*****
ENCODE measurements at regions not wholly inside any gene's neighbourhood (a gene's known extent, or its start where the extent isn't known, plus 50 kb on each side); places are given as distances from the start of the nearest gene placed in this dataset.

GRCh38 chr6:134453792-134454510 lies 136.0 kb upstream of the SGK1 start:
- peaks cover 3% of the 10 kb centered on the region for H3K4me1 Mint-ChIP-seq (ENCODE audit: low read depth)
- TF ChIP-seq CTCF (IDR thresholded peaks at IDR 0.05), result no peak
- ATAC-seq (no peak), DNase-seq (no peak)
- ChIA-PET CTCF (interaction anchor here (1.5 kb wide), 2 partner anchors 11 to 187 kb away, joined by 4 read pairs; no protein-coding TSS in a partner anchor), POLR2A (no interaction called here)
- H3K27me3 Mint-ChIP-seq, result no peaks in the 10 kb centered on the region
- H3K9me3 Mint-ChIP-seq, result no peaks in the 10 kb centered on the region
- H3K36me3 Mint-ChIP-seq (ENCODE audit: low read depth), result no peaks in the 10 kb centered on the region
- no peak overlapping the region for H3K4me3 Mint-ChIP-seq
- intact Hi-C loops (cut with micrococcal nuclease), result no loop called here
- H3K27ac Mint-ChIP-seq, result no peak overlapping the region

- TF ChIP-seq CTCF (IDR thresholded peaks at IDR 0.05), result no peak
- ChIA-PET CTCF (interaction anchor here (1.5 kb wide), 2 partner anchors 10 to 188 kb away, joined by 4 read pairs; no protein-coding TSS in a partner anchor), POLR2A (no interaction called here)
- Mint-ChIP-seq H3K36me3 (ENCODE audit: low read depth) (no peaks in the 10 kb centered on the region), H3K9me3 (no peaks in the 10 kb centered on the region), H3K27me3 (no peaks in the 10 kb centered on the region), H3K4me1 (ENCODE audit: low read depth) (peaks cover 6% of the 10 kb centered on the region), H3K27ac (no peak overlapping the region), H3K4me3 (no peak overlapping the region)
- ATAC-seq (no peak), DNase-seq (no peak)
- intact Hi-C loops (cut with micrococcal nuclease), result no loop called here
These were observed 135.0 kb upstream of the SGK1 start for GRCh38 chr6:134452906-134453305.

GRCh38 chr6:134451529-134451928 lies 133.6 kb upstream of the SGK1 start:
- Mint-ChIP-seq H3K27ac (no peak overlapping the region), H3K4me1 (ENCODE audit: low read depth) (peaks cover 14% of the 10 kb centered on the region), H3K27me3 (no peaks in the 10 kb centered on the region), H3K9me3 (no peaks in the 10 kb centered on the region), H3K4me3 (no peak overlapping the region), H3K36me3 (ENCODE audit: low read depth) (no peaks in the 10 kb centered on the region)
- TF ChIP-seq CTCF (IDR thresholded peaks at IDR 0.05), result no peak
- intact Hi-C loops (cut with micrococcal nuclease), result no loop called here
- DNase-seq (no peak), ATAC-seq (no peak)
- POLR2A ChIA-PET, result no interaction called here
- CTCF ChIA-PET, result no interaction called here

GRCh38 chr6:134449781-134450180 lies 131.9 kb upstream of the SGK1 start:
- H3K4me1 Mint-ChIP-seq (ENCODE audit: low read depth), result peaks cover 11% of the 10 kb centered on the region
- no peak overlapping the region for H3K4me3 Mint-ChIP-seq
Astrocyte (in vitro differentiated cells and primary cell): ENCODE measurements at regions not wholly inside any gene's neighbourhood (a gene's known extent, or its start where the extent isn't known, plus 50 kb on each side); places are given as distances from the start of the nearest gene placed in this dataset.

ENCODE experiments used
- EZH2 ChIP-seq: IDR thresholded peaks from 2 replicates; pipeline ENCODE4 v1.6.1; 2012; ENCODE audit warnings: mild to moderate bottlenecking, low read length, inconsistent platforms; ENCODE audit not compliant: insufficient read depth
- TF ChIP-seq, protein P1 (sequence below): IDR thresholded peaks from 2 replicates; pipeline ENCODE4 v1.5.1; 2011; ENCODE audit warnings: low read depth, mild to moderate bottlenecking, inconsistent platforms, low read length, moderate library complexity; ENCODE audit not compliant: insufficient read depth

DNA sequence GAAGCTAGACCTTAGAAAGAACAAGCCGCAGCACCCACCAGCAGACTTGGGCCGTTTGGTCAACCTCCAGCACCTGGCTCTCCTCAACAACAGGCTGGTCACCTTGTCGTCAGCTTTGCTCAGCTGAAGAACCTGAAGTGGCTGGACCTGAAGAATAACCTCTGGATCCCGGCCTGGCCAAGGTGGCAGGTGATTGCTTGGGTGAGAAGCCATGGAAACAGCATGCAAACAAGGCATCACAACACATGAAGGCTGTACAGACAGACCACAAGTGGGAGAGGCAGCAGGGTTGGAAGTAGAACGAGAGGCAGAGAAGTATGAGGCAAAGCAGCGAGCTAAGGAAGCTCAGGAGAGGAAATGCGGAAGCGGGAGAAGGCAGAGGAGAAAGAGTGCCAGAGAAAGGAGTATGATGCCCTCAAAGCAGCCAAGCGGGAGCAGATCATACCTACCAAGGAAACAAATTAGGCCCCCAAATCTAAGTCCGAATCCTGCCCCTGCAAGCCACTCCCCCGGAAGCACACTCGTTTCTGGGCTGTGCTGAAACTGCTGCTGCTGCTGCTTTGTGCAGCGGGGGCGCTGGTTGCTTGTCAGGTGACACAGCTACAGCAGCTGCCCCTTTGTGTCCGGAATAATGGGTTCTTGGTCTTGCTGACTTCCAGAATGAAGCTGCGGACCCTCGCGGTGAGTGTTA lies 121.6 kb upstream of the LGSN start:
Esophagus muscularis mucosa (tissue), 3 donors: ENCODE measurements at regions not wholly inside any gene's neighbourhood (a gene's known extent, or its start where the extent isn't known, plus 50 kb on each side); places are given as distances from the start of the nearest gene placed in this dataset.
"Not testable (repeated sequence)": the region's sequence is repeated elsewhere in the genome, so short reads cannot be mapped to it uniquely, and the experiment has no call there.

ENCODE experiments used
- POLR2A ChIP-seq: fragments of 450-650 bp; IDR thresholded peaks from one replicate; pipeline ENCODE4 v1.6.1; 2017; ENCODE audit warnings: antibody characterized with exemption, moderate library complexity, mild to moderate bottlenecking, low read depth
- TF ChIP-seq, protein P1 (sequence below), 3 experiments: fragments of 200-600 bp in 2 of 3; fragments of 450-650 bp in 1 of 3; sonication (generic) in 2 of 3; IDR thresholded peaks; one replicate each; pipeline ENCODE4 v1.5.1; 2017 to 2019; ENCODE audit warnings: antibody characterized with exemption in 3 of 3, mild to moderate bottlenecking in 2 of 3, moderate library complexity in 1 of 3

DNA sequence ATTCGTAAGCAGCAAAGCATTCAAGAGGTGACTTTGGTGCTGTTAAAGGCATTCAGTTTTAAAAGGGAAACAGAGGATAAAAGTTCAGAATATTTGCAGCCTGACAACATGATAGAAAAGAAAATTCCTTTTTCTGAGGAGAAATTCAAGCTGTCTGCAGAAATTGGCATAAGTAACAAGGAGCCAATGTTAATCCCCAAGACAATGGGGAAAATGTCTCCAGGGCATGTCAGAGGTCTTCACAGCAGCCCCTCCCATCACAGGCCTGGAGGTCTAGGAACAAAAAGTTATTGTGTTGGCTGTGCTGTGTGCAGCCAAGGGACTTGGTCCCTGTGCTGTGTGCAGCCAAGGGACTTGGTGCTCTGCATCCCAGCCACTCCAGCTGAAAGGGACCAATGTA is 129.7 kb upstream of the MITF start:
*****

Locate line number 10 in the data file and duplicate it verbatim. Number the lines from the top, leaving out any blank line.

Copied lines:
- no peak overlapping the region for H3K4me3 Mint-ChIP-seq